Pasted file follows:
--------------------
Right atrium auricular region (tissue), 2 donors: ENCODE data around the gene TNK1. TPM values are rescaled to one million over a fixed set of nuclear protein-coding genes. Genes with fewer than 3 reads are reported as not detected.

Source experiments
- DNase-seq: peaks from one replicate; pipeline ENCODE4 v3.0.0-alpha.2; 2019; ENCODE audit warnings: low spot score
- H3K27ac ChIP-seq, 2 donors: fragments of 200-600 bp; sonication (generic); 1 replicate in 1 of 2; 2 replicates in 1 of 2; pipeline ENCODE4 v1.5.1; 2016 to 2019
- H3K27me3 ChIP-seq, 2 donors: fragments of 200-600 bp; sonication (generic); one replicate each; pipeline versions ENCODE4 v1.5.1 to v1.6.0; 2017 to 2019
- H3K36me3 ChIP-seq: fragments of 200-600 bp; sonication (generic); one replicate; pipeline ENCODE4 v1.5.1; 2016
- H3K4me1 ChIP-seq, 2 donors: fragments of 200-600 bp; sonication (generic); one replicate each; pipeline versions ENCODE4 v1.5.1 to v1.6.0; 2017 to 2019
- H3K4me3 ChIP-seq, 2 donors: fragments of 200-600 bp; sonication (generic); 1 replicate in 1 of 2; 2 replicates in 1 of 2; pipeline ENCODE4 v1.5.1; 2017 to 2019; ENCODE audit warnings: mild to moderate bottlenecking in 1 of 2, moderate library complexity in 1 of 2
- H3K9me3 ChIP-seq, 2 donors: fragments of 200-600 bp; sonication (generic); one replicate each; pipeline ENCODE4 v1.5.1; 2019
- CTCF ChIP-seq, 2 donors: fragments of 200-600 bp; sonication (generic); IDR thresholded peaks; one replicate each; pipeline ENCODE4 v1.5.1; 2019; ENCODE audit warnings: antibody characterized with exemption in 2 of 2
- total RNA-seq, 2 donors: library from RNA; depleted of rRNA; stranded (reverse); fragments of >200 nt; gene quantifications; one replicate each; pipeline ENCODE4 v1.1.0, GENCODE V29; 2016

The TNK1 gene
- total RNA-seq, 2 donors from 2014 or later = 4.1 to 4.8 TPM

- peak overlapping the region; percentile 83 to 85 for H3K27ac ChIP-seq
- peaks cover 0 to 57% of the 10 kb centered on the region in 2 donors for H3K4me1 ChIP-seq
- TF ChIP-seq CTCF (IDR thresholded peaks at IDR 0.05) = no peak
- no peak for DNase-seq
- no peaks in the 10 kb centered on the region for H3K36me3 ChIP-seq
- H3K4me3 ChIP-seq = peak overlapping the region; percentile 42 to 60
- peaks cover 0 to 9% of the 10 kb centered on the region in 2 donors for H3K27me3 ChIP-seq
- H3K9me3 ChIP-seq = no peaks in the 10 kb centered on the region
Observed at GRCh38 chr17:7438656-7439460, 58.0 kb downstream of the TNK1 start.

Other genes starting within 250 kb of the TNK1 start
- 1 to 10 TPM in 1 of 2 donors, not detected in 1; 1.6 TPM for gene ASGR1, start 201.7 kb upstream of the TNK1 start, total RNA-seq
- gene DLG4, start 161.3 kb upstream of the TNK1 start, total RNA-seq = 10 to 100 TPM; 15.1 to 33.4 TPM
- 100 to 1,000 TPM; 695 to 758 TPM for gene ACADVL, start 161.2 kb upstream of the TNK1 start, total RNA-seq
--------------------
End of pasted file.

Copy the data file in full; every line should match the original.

Right atrium auricular region (tissue), 2 donors: ENCODE data around the gene TNK1. TPM values are rescaled to one million over a fixed set of nuclear protein-coding genes. Genes with fewer than 3 reads are reported as not detected.

Source experiments
- DNase-seq: peaks from one replicate; pipeline ENCODE4 v3.0.0-alpha.2; 2019; ENCODE audit warnings: low spot score
- H3K27ac ChIP-seq, 2 donors: fragments of 200-600 bp; sonication (generic); 1 replicate in 1 of 2; 2 replicates in 1 of 2; pipeline ENCODE4 v1.5.1; 2016 to 2019
- H3K27me3 ChIP-seq, 2 donors: fragments of 200-600 bp; sonication (generic); one replicate each; pipeline versions ENCODE4 v1.5.1 to v1.6.0; 2017 to 2019
- H3K36me3 ChIP-seq: fragments of 200-600 bp; sonication (generic); one replicate; pipeline ENCODE4 v1.5.1; 2016
- H3K4me1 ChIP-seq, 2 donors: fragments of 200-600 bp; sonication (generic); one replicate each; pipeline versions ENCODE4 v1.5.1 to v1.6.0; 2017 to 2019
- H3K4me3 ChIP-seq, 2 donors: fragments of 200-600 bp; sonication (generic); 1 replicate in 1 of 2; 2 replicates in 1 of 2; pipeline ENCODE4 v1.5.1; 2017 to 2019; ENCODE audit warnings: mild to moderate bottlenecking in 1 of 2, moderate library complexity in 1 of 2
- H3K9me3 ChIP-seq, 2 donors: fragments of 200-600 bp; sonication (generic); one replicate each; pipeline ENCODE4 v1.5.1; 2019
- CTCF ChIP-seq, 2 donors: fragments of 200-600 bp; sonication (generic); IDR thresholded peaks; one replicate each; pipeline ENCODE4 v1.5.1; 2019; ENCODE audit warnings: antibody characterized with exemption in 2 of 2
- total RNA-seq, 2 donors: library from RNA; depleted of rRNA; stranded (reverse); fragments of >200 nt; gene quantifications; one replicate each; pipeline ENCODE4 v1.1.0, GENCODE V29; 2016

The TNK1 gene
- total RNA-seq, 2 donors from 2014 or later = 4.1 to 4.8 TPM

- peak overlapping the region; percentile 83 to 85 for H3K27ac ChIP-seq
- peaks cover 0 to 57% of the 10 kb centered on the region in 2 donors for H3K4me1 ChIP-seq
- TF ChIP-seq CTCF (IDR thresholded peaks at IDR 0.05) = no peak
- no peak for DNase-seq
- no peaks in the 10 kb centered on the region for H3K36me3 ChIP-seq
- H3K4me3 ChIP-seq = peak overlapping the region; percentile 42 to 60
- peaks cover 0 to 9% of the 10 kb centered on the region in 2 donors for H3K27me3 ChIP-seq
- H3K9me3 ChIP-seq = no peaks in the 10 kb centered on the region
Observed at GRCh38 chr17:7438656-7439460, 58.0 kb downstream of the TNK1 start.

Other genes starting within 250 kb of the TNK1 start
- 1 to 10 TPM in 1 of 2 donors, not detected in 1; 1.6 TPM for gene ASGR1, start 201.7 kb upstream of the TNK1 start, total RNA-seq
- gene DLG4, start 161.3 kb upstream of the TNK1 start, total RNA-seq = 10 to 100 TPM; 15.1 to 33.4 TPM
- 100 to 1,000 TPM; 695 to 758 TPM for gene ACADVL, start 161.2 kb upstream of the TNK1 start, total RNA-seq